Why the USDA’s New Snack Rules Won’t Put an End to Junk Food in School
|July 12, 2013||Posted by Stacy under Junk food in school, School policy, Smart snacks, USDA policy|
For the record, I LOVE the United States Department of Agriculture (USDA) for cracking down on unhealthy foods sold at school. I LOVE organizations like the Center for Science in the Public Interest (CSPI) and MomsRising.org for doing so much to support it. I LOVE that the proposed nutritional standards for foods sold during the school day will, in fact, result in healthier stuff being sold in vending machines, a la carte lines and school stores. (Read the USDA’s newly released interim final rules here or a summary here).
But I can’t help but roll my eyes at news headlines such as “Junk Food Getting Canned in Schools” (USA Today), “Smart Snacks Rule Keeps Junk Food Out of Schools” (MedCityNews.com),“New Rules Rid U.S. Schools of Junk Food” (The Japan News) and, finally, “Govt. to Schools: No Junk Food in Schools” (The Independent Florida Alligator), which went on to state that “the government is banning junk food in public schools nationwide.” (Oh, if only!).
News flash for the media: As they now stand (which I say because they aren’t finalized), the USDA Smart Snacks in School regulations won’t put an end to junk food in schools. Not. Even. Close.
Here’s the real story. According to the interim final standards (which will be effective as of the 2014–15 school year), snack foods and side dishes sold at school must not exceed 200 calories per serving. They will contain more whole grains, fruits and veggies and must meet certain standards for saturated fat, sodium and added sugar. All of this is good, of course. But it is far from perfect.
Based on these new standards, chocolate sandwich cookies, candy bars and Flamin Hot Cheetos will be out; low-fat baked chips and granola bars will be in. Full-calorie soft drinks will be out, but diet soda (in high schools only), flavored non-fat milk and yogurt with up to 30 grams of sugar per 8-ounce portion will be in. While this certainly represents an improvement, I still see the potential for plenty of empty calories and worry about the additives and preservatives that may go into these foods.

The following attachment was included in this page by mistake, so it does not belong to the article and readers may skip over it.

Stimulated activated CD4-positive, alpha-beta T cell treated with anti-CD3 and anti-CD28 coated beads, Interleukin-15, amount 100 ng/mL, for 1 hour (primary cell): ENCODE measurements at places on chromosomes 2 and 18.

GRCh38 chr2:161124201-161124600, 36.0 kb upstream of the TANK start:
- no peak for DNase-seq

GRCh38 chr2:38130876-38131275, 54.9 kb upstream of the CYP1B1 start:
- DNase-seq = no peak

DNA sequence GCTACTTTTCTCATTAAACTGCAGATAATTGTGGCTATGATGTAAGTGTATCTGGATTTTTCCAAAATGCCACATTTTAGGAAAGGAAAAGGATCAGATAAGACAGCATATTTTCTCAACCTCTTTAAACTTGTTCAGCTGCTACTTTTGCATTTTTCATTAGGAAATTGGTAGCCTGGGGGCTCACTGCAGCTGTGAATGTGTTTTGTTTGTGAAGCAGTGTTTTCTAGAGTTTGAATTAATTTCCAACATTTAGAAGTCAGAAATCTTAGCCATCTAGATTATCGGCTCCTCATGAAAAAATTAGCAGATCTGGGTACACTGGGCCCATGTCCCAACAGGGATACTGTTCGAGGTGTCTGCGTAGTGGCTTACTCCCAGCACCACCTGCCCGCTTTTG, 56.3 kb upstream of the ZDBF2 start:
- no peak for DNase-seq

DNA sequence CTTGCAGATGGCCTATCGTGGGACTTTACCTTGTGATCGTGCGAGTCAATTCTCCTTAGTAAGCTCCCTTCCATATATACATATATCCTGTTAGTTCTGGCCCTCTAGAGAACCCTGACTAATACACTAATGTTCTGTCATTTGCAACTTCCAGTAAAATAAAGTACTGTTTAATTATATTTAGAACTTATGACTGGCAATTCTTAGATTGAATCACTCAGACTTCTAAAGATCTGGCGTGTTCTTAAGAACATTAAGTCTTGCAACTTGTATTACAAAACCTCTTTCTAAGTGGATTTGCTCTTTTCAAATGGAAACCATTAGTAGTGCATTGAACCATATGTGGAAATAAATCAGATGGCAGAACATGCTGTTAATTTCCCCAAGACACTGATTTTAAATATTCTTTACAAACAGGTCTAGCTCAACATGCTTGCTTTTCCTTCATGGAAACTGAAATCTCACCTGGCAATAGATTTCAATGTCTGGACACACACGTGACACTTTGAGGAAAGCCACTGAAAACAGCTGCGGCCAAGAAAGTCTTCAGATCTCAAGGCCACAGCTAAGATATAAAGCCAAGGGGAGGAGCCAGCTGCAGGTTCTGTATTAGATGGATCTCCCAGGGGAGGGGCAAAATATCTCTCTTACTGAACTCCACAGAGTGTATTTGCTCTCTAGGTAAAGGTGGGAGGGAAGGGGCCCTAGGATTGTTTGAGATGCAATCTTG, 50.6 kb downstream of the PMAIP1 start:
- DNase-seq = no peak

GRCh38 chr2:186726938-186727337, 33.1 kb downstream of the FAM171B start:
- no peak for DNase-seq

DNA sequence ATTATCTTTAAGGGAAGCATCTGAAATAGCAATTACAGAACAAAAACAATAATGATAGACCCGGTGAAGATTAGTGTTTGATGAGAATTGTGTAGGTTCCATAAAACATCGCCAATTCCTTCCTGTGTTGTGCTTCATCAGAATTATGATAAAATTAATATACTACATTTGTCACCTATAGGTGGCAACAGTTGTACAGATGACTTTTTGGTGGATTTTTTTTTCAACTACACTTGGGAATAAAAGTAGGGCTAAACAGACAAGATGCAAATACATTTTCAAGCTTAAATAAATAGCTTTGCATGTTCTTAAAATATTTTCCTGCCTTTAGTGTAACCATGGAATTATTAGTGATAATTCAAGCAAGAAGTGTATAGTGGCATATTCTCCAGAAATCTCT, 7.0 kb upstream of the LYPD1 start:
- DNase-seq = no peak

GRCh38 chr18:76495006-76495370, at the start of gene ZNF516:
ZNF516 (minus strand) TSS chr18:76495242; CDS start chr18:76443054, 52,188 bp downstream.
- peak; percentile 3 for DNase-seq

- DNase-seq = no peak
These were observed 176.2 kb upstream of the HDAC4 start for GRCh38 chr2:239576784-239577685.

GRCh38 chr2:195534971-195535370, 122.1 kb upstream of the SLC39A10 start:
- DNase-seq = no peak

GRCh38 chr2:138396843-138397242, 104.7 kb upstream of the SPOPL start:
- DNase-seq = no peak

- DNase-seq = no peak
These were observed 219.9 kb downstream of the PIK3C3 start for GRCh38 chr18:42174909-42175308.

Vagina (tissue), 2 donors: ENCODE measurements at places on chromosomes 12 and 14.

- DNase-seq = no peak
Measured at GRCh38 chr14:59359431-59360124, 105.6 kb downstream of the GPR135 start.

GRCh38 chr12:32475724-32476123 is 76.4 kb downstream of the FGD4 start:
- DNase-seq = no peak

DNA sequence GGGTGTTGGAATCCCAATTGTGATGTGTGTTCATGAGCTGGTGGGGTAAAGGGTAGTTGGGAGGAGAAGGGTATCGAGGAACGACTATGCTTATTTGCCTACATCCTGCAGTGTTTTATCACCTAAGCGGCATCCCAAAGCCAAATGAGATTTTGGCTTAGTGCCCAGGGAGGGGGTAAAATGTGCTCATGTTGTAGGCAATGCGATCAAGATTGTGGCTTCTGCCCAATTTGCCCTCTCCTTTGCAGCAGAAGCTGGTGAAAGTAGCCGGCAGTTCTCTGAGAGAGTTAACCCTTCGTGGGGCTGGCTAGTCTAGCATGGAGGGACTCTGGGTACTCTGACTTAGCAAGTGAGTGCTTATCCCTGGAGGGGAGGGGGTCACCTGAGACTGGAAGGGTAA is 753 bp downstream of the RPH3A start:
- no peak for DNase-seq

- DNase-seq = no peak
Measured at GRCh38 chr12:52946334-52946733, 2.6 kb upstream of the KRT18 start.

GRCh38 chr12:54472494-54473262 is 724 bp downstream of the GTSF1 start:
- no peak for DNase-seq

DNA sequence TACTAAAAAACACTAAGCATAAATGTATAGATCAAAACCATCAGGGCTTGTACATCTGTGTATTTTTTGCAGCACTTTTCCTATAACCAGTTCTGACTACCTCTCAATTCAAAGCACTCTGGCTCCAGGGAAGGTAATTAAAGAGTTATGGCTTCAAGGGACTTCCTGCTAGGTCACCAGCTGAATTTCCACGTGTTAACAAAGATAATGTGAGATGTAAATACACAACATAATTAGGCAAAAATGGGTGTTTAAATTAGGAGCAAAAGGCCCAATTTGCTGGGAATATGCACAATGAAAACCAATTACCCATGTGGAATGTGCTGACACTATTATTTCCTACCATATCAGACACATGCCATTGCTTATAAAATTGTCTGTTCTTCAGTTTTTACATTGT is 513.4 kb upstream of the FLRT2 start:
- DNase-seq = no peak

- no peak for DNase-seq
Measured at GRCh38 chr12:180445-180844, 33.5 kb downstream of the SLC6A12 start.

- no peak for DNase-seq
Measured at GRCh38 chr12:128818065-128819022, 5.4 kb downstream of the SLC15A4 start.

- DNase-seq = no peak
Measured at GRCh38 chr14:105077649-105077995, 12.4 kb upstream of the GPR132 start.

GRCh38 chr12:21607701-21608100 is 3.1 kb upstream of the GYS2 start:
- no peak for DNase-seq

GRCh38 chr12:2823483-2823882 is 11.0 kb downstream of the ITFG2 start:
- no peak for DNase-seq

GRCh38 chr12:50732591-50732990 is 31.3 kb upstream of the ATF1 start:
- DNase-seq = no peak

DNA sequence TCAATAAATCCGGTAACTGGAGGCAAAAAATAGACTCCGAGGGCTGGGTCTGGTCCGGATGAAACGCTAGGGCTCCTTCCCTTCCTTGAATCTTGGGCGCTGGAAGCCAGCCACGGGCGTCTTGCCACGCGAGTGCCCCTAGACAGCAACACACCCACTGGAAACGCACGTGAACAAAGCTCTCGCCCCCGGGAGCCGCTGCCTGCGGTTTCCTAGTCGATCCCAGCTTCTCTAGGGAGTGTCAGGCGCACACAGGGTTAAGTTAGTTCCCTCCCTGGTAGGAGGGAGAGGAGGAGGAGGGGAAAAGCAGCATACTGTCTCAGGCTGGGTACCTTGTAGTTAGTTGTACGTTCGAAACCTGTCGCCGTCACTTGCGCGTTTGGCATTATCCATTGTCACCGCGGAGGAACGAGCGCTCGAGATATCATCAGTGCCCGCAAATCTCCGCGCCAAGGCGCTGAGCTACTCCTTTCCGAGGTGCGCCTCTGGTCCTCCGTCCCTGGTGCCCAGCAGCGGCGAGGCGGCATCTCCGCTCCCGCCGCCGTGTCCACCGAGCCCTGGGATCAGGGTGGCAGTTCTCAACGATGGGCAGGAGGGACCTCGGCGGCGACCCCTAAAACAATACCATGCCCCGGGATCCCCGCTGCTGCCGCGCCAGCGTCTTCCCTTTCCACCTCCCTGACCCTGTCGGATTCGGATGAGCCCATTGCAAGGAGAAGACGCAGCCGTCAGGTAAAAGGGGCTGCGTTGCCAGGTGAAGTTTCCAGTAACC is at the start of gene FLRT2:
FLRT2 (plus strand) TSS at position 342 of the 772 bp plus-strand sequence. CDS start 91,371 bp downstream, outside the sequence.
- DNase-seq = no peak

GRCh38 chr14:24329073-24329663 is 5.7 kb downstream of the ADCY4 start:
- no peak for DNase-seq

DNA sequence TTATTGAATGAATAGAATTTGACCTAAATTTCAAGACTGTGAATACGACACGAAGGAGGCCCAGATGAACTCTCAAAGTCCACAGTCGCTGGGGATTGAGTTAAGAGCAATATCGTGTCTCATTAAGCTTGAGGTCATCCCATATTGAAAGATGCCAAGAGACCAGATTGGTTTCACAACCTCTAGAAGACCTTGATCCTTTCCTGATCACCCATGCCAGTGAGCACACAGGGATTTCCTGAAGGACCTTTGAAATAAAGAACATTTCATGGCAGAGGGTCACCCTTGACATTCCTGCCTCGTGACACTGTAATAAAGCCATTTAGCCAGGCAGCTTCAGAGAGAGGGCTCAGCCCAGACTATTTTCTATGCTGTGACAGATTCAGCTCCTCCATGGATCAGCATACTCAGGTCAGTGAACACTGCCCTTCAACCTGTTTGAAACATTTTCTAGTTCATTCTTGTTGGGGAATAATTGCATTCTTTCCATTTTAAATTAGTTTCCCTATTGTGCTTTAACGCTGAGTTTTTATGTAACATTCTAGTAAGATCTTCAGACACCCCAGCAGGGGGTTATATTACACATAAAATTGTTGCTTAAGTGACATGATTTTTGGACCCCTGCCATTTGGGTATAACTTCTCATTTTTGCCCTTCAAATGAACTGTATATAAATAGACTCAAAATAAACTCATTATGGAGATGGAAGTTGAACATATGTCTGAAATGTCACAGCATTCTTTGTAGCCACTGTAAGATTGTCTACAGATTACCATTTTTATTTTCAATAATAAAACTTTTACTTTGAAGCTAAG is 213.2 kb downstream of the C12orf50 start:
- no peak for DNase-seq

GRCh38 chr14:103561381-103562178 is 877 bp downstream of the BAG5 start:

Also (and this is a HUGE sticking point for me), the USDA rules don’t apply to candy and other junk sold at after-school fundraisers, concession stands at sporting events and other after-school activities. They don’t cover classroom birthday parties, holidays and other celebrations (which can seriously add up). And as long as they are “infrequent” (with allowable frequency to be determined by state agencies), bake sales and other junk-food fundraisers held during school hours will get a hall pass as well.
As a mom of three elementary-age kids, I can attest that these foods DO, in fact, compete with the National School Lunch Program. And until we have firm and consistent policies (either at the federal, state or district level) to limit them, junk food is likely to remain a major problem in our schools.
The new USDA Smart Snacks in School rules really are a step in the right direction. This is the first major change to snack rules in decades and is the result of major efforts by CSPI and other child health advocates. I know it took a lot of work to get here, and the changes are good for our kids. But the mother in me is left wanting more. Why not get rid of packaged chips, sicky-sweet yogurt and artificially sweetened soda? Why not create national standards for school fundraisers and school parties? Is protecting the “time-honored tradition” of distributing cupcakes on a child’s birthday or selling cookie dough really more important than student health?
I’m also concerned about how the USDA’s Smart Snack rules will be implemented and monitored. As with the National School Lunch Program, state agencies will be responsible for ensuring that schools comply with the new nutritional standards. But as we’ve already found with USDA-mandated school district wellness policies, this monitoring often falls through the cracks due to lack of funding. The USDA’s suggestion that a local educational agency representative, such as a school district wellness coordinator, take the lead is great—except if one doesn’t exist (which is the case in my school district).
The USDA will be accepting comments on these interim final rules until October 28, and feedback from parents, students, school food staff, school administrators, state agencies and other interested parties is being encouraged. While it seems unlikely that we’ll see any major changes to the standards at this point, I do feel like USDA officials are listening. So consider clicking here and offering your two cents–I know I will be.
How do you feel about the USDA’s new standards for foods sold in schools during the school day? I’d love to hear your thoughts! Please scroll down to leave a comment.